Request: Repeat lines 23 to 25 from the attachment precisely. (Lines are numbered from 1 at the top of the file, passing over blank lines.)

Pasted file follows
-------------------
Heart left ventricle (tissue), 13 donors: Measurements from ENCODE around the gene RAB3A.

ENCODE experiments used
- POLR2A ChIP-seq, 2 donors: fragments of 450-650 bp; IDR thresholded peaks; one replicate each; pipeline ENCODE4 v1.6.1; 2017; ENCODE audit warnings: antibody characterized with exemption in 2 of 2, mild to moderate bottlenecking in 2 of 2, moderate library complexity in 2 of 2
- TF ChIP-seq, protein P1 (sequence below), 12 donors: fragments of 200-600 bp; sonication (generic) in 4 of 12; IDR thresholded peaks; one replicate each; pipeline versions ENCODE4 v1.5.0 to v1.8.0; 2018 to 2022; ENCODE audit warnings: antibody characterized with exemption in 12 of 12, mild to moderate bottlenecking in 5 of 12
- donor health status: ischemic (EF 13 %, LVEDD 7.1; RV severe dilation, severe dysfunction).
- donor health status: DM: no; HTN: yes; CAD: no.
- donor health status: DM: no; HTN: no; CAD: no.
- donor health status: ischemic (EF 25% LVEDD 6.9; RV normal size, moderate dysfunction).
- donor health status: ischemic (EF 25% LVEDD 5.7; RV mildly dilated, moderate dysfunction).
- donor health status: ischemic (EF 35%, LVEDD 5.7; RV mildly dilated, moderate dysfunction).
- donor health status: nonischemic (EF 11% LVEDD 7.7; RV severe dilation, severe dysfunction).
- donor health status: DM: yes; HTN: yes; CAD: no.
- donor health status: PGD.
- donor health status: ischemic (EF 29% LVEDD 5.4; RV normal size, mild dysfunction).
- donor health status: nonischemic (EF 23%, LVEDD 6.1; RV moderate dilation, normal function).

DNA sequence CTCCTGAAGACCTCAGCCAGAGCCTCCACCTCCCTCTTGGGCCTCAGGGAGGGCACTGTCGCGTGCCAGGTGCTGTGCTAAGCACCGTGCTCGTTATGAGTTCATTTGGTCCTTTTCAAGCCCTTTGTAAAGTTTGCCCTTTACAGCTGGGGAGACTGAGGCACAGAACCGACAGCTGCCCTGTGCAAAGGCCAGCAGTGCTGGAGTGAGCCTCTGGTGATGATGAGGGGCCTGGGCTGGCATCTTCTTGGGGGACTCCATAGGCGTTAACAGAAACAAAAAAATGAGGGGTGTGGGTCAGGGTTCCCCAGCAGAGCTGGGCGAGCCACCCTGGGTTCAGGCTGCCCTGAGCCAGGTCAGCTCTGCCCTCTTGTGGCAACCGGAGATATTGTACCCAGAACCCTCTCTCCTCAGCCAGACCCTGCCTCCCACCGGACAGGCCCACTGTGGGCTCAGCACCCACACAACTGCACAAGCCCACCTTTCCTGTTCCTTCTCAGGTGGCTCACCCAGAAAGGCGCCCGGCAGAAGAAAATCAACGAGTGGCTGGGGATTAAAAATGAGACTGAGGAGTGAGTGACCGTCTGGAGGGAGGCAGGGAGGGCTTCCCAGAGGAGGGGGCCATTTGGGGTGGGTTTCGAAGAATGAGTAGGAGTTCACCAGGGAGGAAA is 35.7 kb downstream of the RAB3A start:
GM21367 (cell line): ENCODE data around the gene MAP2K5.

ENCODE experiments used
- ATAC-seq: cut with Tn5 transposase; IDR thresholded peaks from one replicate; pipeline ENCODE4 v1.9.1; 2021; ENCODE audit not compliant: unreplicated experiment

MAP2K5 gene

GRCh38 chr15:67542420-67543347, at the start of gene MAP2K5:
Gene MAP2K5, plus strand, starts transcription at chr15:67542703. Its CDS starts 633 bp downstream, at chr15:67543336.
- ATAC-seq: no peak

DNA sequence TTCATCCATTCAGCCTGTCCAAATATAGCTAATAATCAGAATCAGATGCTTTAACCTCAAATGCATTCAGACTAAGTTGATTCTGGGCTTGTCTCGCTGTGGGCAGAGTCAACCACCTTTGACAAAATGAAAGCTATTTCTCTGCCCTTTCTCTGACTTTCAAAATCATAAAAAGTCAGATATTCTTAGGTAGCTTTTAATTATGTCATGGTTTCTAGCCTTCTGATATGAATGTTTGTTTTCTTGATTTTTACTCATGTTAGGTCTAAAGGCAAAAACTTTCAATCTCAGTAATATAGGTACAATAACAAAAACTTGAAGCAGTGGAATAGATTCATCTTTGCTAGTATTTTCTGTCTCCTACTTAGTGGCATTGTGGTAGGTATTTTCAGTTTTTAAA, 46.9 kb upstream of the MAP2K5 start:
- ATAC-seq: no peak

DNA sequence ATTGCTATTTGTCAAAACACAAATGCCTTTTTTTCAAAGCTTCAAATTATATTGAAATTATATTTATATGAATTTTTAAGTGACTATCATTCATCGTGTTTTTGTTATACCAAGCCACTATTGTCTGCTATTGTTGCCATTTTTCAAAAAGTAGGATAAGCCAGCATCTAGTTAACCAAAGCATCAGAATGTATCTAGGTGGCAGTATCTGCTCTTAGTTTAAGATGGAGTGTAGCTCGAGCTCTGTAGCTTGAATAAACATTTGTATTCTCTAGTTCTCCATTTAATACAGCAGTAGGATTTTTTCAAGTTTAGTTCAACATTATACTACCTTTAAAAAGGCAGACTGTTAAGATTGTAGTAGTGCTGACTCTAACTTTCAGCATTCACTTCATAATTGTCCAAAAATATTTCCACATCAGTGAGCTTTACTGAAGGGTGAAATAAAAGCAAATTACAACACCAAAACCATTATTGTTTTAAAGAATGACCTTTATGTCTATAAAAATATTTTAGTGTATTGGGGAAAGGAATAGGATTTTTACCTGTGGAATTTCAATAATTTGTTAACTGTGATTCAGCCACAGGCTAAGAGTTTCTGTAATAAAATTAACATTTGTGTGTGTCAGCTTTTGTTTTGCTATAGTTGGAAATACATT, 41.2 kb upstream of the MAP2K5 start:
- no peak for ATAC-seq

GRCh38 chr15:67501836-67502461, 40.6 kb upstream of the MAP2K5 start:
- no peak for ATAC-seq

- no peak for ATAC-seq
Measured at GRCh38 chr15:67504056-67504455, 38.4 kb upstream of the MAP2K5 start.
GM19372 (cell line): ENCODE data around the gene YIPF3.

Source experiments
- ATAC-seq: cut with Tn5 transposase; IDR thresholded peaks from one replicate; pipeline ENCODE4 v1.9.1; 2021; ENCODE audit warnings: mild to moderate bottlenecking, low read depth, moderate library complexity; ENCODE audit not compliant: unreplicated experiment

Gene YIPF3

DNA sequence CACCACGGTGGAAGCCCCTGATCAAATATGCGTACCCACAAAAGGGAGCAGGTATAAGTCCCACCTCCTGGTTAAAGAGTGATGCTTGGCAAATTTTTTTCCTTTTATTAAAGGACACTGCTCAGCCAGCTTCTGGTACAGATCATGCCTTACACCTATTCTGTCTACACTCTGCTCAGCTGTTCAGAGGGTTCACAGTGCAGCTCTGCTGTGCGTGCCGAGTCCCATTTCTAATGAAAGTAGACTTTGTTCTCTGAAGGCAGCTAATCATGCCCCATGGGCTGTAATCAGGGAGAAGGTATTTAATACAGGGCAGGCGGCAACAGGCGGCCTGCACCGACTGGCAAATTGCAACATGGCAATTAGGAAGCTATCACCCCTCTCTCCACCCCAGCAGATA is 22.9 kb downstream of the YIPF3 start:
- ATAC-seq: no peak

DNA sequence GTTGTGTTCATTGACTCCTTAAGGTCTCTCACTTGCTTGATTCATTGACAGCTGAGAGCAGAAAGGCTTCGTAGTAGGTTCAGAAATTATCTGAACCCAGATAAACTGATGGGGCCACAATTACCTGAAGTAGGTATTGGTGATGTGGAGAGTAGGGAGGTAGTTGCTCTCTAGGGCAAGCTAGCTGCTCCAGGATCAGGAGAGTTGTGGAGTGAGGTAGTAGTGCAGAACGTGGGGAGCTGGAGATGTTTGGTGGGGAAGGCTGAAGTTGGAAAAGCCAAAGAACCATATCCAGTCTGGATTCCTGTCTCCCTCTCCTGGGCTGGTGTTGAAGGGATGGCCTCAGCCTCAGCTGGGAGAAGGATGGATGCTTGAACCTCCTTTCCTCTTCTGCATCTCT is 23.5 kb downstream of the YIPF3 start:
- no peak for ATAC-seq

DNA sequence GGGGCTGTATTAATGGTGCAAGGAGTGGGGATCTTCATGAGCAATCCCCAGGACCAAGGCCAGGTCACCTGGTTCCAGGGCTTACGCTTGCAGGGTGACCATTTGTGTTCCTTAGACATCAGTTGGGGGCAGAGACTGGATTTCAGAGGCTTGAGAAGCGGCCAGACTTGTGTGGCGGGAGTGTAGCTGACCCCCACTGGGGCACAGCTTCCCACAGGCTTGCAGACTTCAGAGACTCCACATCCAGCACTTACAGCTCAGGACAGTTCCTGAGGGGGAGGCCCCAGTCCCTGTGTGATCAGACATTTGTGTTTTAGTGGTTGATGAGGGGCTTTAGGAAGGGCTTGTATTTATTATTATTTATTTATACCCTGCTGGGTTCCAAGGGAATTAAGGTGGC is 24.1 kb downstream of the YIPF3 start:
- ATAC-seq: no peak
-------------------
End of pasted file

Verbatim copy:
- ATAC-seq: no peak

DNA sequence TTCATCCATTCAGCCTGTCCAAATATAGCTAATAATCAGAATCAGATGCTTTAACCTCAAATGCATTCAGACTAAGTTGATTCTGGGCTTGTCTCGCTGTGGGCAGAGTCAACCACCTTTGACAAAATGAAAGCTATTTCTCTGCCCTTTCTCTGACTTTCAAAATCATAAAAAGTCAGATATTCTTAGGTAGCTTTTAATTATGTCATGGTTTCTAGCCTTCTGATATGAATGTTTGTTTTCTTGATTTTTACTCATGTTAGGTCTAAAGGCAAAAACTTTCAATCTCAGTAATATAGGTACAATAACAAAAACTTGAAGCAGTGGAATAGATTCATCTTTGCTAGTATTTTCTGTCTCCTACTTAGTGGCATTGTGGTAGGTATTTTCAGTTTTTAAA, 46.9 kb upstream of the MAP2K5 start:
- ATAC-seq: no peak